Preliminary conference

At the preliminary conference, the evaluator will discuss the following matters with you, the other party and your respective lawyers:

  • The issues that are being referred for FNE.
  • Whether the FNE will be binding or non-binding. 
  • The date for the actual FNE hearing, also known as the FNE session.
  • Any other matters and directions that will facilitate the quick and economical conduct of the FNE.

If you and the other party agree to have a binding FNE, the written agreement for this will have to be prepared by your respective lawyers and the signed agreement must be e-filed before the start of the FNE session.

FNE session

The FNE session, which is usually a half-day event, will be scheduled about 2 weeks from the date of the preliminary conference.

At the FNE session, each party will present his or her case together with the supporting evidence before the evaluator. The usual procedural and evidential rules in a trial will not be applied strictly. 

During the presentation, the evaluator may ask questions to probe or clarify any submission or evidence presented. Where appropriate, the evaluator would also identify areas of agreement or disagreement. 

After hearing the presentations by you and the other party, the evaluator will give an evaluation on the relative merits of the case and provide his/her best estimate of the likely outcome of the case.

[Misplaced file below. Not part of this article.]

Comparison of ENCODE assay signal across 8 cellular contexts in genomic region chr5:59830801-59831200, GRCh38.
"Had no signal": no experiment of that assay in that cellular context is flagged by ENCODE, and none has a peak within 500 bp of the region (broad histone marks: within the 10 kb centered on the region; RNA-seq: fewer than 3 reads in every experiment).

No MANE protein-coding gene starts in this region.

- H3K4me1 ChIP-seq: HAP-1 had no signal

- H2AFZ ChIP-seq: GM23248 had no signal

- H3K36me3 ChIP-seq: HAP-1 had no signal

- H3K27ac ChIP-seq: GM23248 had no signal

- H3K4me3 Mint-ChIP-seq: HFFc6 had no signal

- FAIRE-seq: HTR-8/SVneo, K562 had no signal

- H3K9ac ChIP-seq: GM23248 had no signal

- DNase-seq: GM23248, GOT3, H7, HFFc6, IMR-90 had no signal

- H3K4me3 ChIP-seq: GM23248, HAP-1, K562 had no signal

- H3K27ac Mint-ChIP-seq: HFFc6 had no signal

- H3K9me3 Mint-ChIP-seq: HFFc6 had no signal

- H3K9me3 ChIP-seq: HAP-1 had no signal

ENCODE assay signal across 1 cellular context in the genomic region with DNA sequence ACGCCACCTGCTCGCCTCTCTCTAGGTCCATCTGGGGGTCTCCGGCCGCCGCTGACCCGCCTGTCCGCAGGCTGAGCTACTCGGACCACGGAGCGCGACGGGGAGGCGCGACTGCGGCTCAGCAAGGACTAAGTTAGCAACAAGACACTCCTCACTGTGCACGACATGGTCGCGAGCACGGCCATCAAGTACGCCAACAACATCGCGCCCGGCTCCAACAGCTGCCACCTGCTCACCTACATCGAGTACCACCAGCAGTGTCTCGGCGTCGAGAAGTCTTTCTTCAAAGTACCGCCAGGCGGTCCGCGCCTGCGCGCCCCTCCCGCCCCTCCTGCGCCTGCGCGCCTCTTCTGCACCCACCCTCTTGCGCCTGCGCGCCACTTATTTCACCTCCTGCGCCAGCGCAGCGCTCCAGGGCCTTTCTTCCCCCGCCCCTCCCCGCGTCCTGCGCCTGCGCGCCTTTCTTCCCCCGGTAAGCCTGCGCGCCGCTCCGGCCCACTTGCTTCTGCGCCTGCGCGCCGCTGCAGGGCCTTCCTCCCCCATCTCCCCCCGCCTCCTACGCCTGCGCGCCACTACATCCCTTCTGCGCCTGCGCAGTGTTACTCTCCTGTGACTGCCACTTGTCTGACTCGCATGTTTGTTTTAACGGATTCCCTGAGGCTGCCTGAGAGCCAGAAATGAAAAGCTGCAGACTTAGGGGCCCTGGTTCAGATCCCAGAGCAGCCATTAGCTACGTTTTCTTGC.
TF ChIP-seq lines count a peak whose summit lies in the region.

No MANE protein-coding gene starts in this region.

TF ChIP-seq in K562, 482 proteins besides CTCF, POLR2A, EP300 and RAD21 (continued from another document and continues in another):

Post-FNE case conference

Where it is a non-binding FNE, there will be a case conference about 1 week after the evaluator has delivered his/her evaluation. During the intervening period, parties are expected to deliberate on their position vis-à-vis the evaluation and encouraged to use the evaluation to negotiate a settlement.

If you and the other party reach a settlement, a consent order can be recorded at this case conference.

However, if both parties are unable to reach a settlement, the evaluator will give directions for the efficient disposal of the matters in dispute. Depending on the facts of the case and the stage it is at, this may include directions for you and the other party to proceed for a final session of mediation at FJC, if parties had not previously had mediation for the matters in dispute and the evaluator is of the view that mediation may further assist the parties resolve their dispute.